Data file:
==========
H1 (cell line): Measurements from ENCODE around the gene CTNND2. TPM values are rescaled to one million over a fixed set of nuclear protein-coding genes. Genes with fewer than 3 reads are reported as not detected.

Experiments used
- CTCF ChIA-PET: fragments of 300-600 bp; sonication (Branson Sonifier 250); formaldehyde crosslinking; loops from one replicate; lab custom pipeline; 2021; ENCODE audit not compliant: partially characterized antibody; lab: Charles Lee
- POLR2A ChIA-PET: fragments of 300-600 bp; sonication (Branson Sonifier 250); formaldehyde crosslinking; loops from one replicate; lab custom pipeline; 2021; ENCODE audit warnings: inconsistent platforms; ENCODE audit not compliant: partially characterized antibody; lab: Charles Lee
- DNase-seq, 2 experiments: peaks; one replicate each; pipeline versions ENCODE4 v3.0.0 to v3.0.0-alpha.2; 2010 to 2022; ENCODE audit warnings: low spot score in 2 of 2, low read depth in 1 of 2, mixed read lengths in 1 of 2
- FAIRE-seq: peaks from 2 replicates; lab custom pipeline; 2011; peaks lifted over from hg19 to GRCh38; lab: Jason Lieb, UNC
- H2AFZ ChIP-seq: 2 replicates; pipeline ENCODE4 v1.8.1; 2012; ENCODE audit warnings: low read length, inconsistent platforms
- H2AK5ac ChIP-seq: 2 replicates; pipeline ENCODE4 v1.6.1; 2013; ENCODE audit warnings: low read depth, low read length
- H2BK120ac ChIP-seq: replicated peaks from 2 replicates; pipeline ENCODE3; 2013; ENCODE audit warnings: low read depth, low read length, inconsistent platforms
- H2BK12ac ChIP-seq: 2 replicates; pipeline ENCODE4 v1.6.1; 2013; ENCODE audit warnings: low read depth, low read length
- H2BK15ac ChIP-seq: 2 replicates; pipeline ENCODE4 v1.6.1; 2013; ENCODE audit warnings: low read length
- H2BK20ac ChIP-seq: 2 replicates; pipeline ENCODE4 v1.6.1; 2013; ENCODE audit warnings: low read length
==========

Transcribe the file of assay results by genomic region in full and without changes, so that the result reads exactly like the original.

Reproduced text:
H1 (cell line): Measurements from ENCODE around the gene CTNND2. TPM values are rescaled to one million over a fixed set of nuclear protein-coding genes. Genes with fewer than 3 reads are reported as not detected.

Experiments used
- CTCF ChIA-PET: fragments of 300-600 bp; sonication (Branson Sonifier 250); formaldehyde crosslinking; loops from one replicate; lab custom pipeline; 2021; ENCODE audit not compliant: partially characterized antibody; lab: Charles Lee
- POLR2A ChIA-PET: fragments of 300-600 bp; sonication (Branson Sonifier 250); formaldehyde crosslinking; loops from one replicate; lab custom pipeline; 2021; ENCODE audit warnings: inconsistent platforms; ENCODE audit not compliant: partially characterized antibody; lab: Charles Lee
- DNase-seq, 2 experiments: peaks; one replicate each; pipeline versions ENCODE4 v3.0.0 to v3.0.0-alpha.2; 2010 to 2022; ENCODE audit warnings: low spot score in 2 of 2, low read depth in 1 of 2, mixed read lengths in 1 of 2
- FAIRE-seq: peaks from 2 replicates; lab custom pipeline; 2011; peaks lifted over from hg19 to GRCh38; lab: Jason Lieb, UNC
- H2AFZ ChIP-seq: 2 replicates; pipeline ENCODE4 v1.8.1; 2012; ENCODE audit warnings: low read length, inconsistent platforms
- H2AK5ac ChIP-seq: 2 replicates; pipeline ENCODE4 v1.6.1; 2013; ENCODE audit warnings: low read depth, low read length
- H2BK120ac ChIP-seq: replicated peaks from 2 replicates; pipeline ENCODE3; 2013; ENCODE audit warnings: low read depth, low read length, inconsistent platforms
- H2BK12ac ChIP-seq: 2 replicates; pipeline ENCODE4 v1.6.1; 2013; ENCODE audit warnings: low read depth, low read length
- H2BK15ac ChIP-seq: 2 replicates; pipeline ENCODE4 v1.6.1; 2013; ENCODE audit warnings: low read length
- H2BK20ac ChIP-seq: 2 replicates; pipeline ENCODE4 v1.6.1; 2013; ENCODE audit warnings: low read length